Indian Prime Minister Manmohan Singh
The Manmohan Singh-led government announced several economic reforms on Friday, prompting a nationwide "bandh" on Sept. 20.Reuters

Prime Minister Dr. Manmohan Singh addressed the nation on Friday night, explaining why his government has taken some important economic policy decisions that include diesel price hike and Foreign Direct Investment (FDI) in retail sectors.

The PM's speech came just a day after the National Democratic Alliance (NDA) and other opposition parties called for "Bharat Bandh" to protest the decision of the government to allow up to 51 per cent Foreign Direct Investment (FDI) in retail sector, 49 per cent FDI in domestic carriers and diesel price hike by ₹5.

In his speech, the PM stressed the need for stern steps to boost India's economic growth rate, as the country too has been affected by the global economic slowdown that has badly affected countries like United States and Europe.

The government's economic reforms came in light of India's staggering GDP growth which slipped to 5.5 percent from 8 percent in the corresponding period last year.

On Diesel Price Hike and Cap on LPG Cylinders

Dr. Manmohan Singh said that it is inevitable to hike diesel price as the country "import almost 80% of our oil, and oil prices in the world market have increased sharply in the past four years."

"As a result, the subsidy on petroleum products has grown enormously. It was Rs. 1 lakh 40 thousand crores last year.  If we had not acted, it would have been over Rs. 200,000 crores this year."

The PM said that fiscal deficit will increase sharply if the government doesn't take proper step. If unchecked, this would lead to a further steep rise in prices and a loss of confidence in the country's economy. 

"We raised the price of diesel by just Rs. 5 per litre instead of the Rs 17 that was needed to cut all losses on diesel. Much of diesel is used by big cars and SUVs owned by the rich and by factories and businesses. Should government run large fiscal deficits to subsidise them?" said the PM.

On the decision of the government to cap subsidised LPG cylinders to 6 per year, the PM said, "almost half of our people, who need our help the most, actually use only 6 cylinders or less. We have ensured they are not affected. Others will still get 6 subsidised cylinders, but they must pay a higher price for more. We did not touch the price of kerosene which is consumed by the poor."

Highlighting that the prices of diesel and LPG in the country are lower than those in Bangladesh, Nepal, Sri Lanka and Pakistan, the PM said that the total subsidy on petroleum products will still be Rs.160 thousand crores, which is more than what the country spends on Health and Education put together.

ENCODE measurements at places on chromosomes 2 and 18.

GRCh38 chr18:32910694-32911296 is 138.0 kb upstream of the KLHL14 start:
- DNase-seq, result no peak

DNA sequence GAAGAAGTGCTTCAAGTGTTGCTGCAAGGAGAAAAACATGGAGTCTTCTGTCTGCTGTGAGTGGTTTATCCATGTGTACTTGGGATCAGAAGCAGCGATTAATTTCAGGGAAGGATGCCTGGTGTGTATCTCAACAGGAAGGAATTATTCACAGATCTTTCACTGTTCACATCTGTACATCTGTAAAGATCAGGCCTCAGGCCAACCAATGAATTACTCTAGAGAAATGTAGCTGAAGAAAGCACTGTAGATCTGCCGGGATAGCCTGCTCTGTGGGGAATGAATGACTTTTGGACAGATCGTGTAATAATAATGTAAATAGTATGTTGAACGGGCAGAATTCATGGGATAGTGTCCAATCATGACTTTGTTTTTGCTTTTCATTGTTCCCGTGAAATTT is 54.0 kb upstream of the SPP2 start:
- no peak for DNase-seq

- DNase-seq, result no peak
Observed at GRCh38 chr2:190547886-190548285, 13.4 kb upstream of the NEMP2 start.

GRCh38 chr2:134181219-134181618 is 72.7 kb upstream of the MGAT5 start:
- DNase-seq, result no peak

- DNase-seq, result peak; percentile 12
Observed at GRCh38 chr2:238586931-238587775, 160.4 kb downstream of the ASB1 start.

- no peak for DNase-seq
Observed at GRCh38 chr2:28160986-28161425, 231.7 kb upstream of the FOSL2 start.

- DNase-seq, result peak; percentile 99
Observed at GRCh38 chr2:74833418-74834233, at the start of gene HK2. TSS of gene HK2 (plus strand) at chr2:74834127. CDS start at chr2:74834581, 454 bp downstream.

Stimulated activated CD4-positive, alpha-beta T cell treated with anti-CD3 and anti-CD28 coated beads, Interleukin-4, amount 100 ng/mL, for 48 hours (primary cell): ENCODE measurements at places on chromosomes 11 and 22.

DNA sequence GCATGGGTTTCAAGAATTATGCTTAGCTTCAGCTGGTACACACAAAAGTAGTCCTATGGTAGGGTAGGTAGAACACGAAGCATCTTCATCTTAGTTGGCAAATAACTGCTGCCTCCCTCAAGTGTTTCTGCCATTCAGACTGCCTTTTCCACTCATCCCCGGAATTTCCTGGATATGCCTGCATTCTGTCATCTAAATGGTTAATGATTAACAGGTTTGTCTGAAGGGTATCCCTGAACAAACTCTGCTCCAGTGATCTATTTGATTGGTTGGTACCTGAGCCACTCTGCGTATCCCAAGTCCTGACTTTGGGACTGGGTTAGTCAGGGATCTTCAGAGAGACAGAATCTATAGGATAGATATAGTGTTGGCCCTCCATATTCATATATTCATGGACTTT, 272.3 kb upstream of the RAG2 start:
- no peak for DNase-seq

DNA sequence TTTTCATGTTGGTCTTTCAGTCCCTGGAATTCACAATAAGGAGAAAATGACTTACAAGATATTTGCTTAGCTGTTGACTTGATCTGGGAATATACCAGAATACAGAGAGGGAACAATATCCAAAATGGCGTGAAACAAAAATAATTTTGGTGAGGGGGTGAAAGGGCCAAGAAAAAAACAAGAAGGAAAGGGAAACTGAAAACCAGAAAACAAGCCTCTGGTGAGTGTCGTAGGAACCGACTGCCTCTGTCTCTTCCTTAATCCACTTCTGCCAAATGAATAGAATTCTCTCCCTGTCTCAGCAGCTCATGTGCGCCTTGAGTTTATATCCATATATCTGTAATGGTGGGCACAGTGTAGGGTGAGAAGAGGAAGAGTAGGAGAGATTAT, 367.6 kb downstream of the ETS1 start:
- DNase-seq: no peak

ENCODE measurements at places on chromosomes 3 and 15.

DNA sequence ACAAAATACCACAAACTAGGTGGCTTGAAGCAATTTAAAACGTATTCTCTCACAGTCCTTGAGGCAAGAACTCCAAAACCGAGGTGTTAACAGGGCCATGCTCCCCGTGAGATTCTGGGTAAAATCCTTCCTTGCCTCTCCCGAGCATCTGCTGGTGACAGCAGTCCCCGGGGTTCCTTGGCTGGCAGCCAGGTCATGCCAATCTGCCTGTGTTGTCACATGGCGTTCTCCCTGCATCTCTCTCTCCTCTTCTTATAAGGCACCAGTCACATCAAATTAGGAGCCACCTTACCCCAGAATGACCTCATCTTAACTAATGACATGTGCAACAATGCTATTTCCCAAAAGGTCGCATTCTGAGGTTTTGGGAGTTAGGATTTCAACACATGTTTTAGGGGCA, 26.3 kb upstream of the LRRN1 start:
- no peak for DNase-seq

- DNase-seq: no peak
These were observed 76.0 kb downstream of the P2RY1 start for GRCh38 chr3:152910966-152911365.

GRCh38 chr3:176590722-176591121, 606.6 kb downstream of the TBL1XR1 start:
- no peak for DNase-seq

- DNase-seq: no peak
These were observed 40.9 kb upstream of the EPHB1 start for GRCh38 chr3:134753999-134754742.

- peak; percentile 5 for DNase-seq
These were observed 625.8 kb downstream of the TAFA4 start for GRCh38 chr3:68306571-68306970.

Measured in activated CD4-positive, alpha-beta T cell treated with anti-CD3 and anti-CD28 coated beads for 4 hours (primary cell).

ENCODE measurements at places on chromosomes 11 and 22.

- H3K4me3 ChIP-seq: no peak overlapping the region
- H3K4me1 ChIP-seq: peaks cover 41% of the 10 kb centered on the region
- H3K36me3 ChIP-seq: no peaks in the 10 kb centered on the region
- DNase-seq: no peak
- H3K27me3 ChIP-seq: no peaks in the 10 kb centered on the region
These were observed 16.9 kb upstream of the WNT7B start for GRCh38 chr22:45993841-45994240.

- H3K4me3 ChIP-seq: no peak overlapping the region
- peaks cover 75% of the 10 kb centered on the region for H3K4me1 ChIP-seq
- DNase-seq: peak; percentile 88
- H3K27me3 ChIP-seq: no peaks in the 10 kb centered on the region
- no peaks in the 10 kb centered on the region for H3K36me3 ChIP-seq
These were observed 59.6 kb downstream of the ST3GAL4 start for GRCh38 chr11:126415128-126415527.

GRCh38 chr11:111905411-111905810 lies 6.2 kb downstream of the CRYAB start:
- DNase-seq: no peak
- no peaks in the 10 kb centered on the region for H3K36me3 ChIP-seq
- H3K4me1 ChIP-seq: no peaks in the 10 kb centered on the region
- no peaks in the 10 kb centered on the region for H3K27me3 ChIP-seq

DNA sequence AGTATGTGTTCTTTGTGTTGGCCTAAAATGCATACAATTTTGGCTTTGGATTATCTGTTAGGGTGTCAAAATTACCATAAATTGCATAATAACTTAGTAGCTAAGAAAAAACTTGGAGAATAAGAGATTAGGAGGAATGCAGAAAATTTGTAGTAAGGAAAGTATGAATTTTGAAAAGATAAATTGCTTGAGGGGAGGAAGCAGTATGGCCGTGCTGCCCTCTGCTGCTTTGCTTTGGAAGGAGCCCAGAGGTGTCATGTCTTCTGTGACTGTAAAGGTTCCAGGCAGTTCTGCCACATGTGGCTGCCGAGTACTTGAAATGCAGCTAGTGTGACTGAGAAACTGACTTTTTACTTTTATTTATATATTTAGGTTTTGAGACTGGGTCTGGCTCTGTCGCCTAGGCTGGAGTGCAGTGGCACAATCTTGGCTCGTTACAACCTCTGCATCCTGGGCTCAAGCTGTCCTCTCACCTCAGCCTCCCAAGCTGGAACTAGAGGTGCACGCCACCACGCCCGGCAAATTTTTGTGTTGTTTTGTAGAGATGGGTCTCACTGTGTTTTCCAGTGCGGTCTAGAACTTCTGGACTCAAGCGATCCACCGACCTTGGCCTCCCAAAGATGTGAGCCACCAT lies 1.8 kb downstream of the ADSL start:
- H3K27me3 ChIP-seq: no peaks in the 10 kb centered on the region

On FDI in Retail Sector

The PM said that there is enough space for big and small to grow in a growing economy and the fear that small retailers will be wiped out is completely baseless.

"We should also remember that the opening of organised retail to foreign investment will benefit our farmers. According to the regulations we have introduced, those who bring FDI have to invest 50% of their money in building new warehouses, cold-storages, and modern transport systems. This will help to ensure that a third of our fruits and vegetables, which at present are wasted because of storage and transit losses, actually reach the consumer. Wastage will go down; prices paid to farmers will go up; and prices paid by consumers will go down," said the PM.

He went on to say that the growth of organised retail trade will also create millions of good quality new jobs.

"In 1991, when we opened India to foreign investment in manufacturing, many were worried. But today, Indian companies are competing effectively both at home and abroad, and they are investing around the world. More importantly, foreign companies are creating jobs for our youth - in Information Technology, in steel, and in the auto industry. I am sure this will happen in retail trade as well," he said.

The PM however said that he can succeed in keeping India away from economic crisis only if he can persuade the people of the country to understand why his government had to act.